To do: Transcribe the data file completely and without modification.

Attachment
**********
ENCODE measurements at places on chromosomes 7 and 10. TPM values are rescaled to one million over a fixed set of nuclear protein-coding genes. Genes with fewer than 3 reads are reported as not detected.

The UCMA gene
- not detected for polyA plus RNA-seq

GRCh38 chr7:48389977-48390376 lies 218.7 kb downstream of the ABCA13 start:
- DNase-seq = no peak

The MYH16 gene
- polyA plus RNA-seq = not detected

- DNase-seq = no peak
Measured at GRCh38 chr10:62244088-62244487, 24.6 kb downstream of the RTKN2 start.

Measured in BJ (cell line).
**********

ENCODE measurements at places on chromosomes 7 and 10. TPM values are rescaled to one million over a fixed set of nuclear protein-coding genes. Genes with fewer than 3 reads are reported as not detected.

The UCMA gene
- not detected for polyA plus RNA-seq

GRCh38 chr7:48389977-48390376 lies 218.7 kb downstream of the ABCA13 start:
- DNase-seq = no peak

The MYH16 gene
- polyA plus RNA-seq = not detected

- DNase-seq = no peak
Measured at GRCh38 chr10:62244088-62244487, 24.6 kb downstream of the RTKN2 start.

Measured in BJ (cell line).